« Prev Augustin Claims the Right to Grow in Knowledge. Next »

Chapter 30.—Augustin Claims the Right to Grow in Knowledge.

Therefore it is in vain that it is prescribed to me from that old book of mine, that I may not argue the case as I ought to argue it in respect of infants; and that thence I may not persuade my opponents by the light of a manifest truth, that God’s grace is not given according to men’s merits. For if, when I began my books con537cerning Free Will as a layman, and finished them as a presbyter, I still doubted of the condemnation of infants not born again, and of the deliverance of infants that were born again, no one, as I think, would be so unfair and envious as to hinder my progress, and judge that I must continue in that uncertainty. But it can more correctly be understood that it ought to be believed that I did not doubt in that matter, for the reason that they against whom my purpose was directed seemed to me in such wise to be rebutted, as that whether there was a punishment of original sin in infants, according to the truth, or whether there was not, as some mistaken people think, yet in no degree should such a confusion of the two natures be believed in, to wit, of good and evil, as the error of the Manicheans introduces. Be it therefore far from us so to forsake the case of infants as to say to ourselves that it is uncertain whether, being regenerated in Christ, if they die in infancy they pass into eternal salvation; but that, not being regenerated, they pass into the second death. Because that which is written, “By one man sin entered into the world, and death by sin, and so death passed upon all men,”36203620     Rom. v. 12. cannot be rightly understood in any other manner; nor from that eternal death which is most righteously repaid to sin does any deliver any one, small or great, save He who, for the sake of remitting our sins, both original and personal, died without any sin of His own, either original or personal. But why some rather than others? Again and again we say, and do not shrink from it, “O man, who art thou that repliest against God?”36213621     Rom. ix. 20. “His judgments are unsearchable, and His ways past finding out.”36223622     Rom. xi. 33. And let us add this, “Seek not out the things that are too high for thee, and search not the things that are above thy strength.”36233623     Ecclus. iii. 21.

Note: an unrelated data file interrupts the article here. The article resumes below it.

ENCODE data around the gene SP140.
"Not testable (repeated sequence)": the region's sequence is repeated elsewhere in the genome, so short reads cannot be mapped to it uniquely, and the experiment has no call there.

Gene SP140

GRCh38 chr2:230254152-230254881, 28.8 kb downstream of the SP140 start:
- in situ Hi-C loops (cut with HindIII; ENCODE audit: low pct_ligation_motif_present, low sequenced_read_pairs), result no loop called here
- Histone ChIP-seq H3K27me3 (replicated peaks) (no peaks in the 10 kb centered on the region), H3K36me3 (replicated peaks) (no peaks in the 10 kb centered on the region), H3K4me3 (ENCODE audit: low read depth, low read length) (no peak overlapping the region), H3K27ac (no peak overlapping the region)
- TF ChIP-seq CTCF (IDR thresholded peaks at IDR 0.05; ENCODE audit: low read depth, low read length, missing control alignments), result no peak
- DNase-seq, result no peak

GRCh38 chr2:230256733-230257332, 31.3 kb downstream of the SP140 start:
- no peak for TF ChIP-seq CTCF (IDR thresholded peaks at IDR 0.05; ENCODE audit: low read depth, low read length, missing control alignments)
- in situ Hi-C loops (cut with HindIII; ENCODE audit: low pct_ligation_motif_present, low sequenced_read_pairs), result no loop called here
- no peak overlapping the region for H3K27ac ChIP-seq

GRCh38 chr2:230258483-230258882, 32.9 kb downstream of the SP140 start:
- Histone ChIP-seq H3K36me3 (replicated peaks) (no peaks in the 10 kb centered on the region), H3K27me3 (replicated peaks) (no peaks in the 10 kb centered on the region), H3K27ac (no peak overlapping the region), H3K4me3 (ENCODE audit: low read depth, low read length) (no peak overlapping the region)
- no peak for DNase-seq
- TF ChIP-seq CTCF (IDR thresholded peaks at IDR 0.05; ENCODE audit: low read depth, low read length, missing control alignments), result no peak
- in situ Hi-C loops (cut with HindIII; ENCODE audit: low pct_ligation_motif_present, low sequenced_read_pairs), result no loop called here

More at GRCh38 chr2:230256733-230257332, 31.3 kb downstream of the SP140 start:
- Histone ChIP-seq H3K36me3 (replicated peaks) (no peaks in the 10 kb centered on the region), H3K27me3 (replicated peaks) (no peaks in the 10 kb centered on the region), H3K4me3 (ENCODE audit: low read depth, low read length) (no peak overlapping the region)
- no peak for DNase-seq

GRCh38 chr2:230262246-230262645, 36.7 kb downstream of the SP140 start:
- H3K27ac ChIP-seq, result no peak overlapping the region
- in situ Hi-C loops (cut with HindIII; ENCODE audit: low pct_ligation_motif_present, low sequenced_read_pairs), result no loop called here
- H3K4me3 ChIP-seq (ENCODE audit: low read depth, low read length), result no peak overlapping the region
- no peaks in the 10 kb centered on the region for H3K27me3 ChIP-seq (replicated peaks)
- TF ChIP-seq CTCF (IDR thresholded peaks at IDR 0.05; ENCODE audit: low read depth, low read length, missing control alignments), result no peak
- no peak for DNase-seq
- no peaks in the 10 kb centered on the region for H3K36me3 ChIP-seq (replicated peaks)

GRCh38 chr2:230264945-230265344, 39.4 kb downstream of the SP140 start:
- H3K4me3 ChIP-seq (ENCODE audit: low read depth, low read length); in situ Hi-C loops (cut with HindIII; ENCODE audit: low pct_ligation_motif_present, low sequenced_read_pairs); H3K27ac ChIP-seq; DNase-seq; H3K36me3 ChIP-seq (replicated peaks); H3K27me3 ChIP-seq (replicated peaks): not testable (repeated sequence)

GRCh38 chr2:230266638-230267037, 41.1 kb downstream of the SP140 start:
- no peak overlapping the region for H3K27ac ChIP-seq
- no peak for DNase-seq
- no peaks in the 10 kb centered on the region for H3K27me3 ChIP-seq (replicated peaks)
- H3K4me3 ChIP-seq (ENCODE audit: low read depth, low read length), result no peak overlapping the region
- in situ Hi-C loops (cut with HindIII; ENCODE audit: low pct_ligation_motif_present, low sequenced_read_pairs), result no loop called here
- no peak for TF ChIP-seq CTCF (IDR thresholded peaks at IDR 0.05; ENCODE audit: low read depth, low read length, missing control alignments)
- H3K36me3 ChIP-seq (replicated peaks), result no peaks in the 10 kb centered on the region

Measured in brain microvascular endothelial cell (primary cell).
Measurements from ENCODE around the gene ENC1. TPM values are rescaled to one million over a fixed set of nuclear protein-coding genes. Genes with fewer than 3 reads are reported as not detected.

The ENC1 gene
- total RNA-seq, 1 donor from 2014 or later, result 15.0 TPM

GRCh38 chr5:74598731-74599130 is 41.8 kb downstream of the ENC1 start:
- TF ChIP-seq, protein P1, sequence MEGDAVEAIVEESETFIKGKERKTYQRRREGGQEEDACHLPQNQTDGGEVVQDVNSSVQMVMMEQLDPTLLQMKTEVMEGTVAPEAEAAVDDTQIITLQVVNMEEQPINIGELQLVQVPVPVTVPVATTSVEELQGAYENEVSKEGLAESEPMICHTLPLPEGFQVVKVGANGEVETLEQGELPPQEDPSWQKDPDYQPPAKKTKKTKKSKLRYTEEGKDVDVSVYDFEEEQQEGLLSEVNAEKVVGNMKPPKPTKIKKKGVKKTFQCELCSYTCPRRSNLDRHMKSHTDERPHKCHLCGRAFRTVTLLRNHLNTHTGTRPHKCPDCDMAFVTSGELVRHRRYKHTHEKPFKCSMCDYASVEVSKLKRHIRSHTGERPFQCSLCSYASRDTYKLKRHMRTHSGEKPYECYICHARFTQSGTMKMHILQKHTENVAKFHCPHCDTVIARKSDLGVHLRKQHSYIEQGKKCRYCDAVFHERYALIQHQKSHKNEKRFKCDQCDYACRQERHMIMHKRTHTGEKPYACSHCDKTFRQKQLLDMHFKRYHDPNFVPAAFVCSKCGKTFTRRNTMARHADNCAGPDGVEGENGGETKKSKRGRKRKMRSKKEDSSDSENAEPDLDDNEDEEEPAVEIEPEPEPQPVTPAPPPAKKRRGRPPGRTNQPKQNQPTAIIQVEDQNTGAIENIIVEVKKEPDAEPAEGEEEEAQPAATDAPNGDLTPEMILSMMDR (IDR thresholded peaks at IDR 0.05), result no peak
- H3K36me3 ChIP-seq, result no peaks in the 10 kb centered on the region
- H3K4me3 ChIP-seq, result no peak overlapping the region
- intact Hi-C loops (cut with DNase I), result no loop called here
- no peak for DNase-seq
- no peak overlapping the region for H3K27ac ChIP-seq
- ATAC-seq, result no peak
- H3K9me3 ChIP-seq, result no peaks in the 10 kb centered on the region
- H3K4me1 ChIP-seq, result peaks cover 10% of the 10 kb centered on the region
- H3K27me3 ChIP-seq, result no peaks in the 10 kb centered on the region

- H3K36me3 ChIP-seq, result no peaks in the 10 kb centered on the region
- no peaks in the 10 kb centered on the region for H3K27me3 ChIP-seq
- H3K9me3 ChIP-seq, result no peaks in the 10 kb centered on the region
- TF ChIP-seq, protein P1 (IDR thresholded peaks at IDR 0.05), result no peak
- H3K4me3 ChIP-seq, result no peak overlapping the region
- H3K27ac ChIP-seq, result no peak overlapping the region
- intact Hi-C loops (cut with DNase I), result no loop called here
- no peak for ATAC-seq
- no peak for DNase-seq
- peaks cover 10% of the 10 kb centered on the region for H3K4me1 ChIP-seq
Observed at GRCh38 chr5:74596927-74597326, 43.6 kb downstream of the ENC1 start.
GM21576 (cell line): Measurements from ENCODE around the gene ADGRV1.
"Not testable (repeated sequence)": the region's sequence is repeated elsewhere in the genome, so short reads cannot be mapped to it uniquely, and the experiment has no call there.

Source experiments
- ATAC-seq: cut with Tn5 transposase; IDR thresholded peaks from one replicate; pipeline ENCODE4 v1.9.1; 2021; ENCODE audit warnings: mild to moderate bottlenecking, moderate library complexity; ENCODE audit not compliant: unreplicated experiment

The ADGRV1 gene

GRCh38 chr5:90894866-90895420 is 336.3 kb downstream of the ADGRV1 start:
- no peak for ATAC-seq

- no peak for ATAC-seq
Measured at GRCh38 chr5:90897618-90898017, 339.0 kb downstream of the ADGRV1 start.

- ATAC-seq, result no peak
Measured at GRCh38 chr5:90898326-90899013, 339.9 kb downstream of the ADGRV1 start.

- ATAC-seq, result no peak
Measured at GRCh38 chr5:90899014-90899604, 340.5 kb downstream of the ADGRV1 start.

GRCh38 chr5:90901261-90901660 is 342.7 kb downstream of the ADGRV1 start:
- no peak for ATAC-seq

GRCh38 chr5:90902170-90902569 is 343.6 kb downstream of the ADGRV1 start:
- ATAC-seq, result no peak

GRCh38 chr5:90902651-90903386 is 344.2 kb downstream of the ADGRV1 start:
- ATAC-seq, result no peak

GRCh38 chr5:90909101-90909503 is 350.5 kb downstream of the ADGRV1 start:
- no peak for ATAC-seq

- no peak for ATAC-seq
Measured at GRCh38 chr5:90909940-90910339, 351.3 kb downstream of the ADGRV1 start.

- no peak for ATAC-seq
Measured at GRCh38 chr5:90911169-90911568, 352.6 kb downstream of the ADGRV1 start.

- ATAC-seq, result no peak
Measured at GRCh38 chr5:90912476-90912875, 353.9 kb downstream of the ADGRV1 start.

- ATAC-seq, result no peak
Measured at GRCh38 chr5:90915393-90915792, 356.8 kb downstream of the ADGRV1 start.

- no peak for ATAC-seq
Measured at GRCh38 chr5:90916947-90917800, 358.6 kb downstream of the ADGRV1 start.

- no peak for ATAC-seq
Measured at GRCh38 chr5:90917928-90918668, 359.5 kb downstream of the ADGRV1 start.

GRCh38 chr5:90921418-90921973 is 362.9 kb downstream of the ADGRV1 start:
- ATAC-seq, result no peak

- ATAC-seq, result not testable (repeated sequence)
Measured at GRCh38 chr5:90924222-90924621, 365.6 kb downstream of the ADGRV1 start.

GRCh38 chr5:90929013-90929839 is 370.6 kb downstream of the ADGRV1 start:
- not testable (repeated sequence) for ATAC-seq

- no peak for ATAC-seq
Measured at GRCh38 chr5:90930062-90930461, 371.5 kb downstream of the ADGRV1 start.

« Prev Augustin Claims the Right to Grow in Knowledge. Next »
Please login or register to save highlights and make annotations
Corrections disabled for this book
Proofing disabled for this book
Printer-friendly version





Advertisements



| Define | Popups: Login | Register | Prev Next | Help |